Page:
Let us view the principal as acting for a set of consumers and the agent as a firm producing a consumption good. The first-best rules defined by (2.4) and (2.5) can be interpreted as price equal to marginal cost since consumers on the market will equate their marginal utility of consumption to price.
Under asymmetric information, price equates marginal cost only when the producing firm is efficient (θ = θ). Using (2.29), we immediately get the expression of the price p(θ¯) for the inefficient type’s output
Price is higher than marginal cost in order to decrease the quantity q¯ produced by the inefficient firm and reduce the efficient firm’s information rent. Alternatively, we can say that price is equal to a generalized (or virtual16) marginal cost that includes, in addition to the traditional marginal cost of the inefficient type θ¯, an information cost that is worth . What is required is to generalize the concept of cost to include the information cost imposed by asymmetric information.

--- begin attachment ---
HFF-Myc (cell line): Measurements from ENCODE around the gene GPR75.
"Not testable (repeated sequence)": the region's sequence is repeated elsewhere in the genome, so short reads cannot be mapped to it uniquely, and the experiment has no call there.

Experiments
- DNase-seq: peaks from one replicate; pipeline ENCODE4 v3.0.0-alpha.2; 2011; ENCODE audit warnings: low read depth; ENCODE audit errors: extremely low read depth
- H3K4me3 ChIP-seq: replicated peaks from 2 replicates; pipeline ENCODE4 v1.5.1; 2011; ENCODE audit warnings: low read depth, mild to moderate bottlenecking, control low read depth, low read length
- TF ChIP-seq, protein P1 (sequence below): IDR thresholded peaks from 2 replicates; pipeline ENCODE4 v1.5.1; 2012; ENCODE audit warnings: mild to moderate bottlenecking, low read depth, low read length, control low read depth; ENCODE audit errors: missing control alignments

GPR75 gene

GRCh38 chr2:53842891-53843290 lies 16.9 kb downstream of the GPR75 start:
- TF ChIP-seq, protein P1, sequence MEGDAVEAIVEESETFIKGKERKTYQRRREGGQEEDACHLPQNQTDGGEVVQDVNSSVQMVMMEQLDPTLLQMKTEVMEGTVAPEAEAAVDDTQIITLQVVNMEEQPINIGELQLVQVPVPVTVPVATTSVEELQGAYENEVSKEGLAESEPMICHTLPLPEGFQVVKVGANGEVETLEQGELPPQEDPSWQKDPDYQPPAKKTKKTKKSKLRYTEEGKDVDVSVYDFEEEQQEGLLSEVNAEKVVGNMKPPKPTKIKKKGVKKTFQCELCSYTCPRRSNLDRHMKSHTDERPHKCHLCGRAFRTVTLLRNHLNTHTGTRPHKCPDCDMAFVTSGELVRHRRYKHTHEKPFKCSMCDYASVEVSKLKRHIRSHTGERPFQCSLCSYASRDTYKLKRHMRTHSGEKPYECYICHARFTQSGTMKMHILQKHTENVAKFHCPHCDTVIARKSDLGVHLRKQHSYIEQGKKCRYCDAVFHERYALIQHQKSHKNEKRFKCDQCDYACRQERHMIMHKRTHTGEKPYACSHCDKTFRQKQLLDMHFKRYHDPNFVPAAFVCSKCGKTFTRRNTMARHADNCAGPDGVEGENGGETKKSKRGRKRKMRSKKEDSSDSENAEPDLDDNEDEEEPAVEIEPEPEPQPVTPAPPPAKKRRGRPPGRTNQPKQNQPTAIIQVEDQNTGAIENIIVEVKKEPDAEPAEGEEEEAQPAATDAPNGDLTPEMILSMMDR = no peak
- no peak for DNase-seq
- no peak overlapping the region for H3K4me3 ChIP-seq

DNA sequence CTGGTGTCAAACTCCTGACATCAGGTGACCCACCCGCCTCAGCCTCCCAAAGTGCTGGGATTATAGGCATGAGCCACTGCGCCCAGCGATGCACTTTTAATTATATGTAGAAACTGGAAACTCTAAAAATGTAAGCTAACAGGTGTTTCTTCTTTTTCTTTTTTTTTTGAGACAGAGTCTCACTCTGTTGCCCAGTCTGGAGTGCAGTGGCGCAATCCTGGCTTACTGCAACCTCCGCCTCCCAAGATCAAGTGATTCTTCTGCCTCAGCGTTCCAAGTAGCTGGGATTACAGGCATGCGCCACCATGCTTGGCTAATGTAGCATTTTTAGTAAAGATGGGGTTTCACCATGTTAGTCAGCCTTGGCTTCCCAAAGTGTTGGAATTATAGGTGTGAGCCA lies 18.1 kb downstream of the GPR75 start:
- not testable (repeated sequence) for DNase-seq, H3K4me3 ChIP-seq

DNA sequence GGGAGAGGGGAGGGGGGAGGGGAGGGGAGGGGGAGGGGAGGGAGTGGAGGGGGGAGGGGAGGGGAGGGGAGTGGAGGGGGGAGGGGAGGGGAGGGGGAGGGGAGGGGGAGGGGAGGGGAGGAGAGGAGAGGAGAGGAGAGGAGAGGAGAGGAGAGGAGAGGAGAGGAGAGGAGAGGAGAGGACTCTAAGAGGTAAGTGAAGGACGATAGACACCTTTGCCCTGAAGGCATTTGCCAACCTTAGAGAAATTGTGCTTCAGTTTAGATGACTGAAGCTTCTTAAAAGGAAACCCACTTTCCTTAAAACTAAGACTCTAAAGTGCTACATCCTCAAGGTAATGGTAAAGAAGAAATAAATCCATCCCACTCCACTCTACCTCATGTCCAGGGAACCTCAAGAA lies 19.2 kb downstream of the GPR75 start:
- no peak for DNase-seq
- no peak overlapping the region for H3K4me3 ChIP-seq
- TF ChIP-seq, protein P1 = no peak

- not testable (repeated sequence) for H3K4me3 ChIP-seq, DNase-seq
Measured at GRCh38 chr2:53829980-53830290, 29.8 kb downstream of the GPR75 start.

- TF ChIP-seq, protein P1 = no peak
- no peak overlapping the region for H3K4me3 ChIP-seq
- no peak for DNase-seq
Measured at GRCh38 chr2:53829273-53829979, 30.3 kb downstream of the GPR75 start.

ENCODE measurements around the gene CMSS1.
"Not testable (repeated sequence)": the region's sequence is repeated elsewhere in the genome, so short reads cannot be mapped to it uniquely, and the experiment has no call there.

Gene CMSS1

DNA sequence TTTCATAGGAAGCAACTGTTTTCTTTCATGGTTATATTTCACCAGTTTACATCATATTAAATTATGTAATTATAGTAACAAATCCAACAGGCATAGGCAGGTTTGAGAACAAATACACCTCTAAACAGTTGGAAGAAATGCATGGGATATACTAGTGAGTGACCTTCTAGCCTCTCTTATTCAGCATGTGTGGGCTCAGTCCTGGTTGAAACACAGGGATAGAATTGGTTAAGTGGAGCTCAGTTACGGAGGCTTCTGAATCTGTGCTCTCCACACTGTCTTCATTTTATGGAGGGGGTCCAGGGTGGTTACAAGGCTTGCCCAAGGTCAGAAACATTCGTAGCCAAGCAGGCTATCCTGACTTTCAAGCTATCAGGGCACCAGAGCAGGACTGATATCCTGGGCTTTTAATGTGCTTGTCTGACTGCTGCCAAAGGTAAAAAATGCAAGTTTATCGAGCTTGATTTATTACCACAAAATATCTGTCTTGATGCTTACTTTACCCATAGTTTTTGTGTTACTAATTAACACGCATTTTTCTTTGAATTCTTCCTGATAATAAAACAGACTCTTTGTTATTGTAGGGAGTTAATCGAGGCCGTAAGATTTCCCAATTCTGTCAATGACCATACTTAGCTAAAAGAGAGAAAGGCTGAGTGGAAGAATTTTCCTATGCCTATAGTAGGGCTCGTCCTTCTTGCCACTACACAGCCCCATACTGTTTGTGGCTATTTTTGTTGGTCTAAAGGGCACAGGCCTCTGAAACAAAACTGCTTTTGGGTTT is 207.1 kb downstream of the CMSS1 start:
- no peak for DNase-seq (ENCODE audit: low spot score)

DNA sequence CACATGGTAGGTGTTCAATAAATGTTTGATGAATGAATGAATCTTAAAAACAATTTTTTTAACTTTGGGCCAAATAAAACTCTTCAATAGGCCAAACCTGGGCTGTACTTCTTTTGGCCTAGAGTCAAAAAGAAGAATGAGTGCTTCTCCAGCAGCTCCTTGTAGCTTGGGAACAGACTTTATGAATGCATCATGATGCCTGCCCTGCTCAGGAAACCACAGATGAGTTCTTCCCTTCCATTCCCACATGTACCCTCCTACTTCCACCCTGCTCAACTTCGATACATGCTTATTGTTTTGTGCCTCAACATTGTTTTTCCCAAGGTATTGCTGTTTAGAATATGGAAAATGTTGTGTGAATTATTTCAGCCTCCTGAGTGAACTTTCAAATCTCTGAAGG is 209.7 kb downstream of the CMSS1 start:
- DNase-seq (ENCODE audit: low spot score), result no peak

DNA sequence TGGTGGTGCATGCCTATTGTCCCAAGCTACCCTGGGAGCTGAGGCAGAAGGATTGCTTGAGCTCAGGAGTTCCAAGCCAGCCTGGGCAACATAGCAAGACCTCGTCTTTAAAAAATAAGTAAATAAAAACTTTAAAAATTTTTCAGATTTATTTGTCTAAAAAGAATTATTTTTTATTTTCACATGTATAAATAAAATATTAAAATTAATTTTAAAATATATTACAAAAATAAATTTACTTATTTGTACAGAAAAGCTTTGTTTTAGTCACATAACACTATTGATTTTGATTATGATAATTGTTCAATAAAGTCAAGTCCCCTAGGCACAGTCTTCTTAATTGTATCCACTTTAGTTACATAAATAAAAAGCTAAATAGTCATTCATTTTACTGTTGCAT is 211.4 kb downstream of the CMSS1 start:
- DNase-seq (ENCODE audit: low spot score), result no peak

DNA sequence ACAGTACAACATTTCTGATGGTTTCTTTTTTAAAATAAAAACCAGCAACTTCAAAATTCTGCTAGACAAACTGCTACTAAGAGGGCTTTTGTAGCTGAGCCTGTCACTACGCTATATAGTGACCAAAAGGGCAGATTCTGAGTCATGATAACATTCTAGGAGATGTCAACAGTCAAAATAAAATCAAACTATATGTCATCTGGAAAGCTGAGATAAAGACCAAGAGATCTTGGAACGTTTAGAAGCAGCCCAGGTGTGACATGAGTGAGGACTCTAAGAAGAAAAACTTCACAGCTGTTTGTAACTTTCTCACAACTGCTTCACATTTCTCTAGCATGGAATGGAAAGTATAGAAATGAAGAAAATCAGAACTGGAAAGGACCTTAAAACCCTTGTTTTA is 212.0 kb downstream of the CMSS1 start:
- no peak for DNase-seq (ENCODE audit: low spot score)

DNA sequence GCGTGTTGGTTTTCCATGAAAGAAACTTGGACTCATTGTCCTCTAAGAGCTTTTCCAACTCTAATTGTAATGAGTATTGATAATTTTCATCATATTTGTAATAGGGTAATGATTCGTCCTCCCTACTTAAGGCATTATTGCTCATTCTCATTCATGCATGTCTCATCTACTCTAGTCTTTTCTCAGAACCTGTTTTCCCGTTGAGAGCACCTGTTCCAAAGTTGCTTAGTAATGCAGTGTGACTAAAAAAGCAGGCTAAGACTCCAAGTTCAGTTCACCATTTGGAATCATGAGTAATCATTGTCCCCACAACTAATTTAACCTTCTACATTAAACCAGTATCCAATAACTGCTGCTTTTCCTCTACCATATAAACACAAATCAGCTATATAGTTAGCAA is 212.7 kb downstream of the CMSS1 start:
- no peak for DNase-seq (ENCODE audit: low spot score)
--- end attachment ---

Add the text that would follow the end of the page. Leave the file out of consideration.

Source: Laffont Jean-Jacques, Martimort David (2002), The Theory of Incentives: The Principal-Agent Model, Princeton University Press.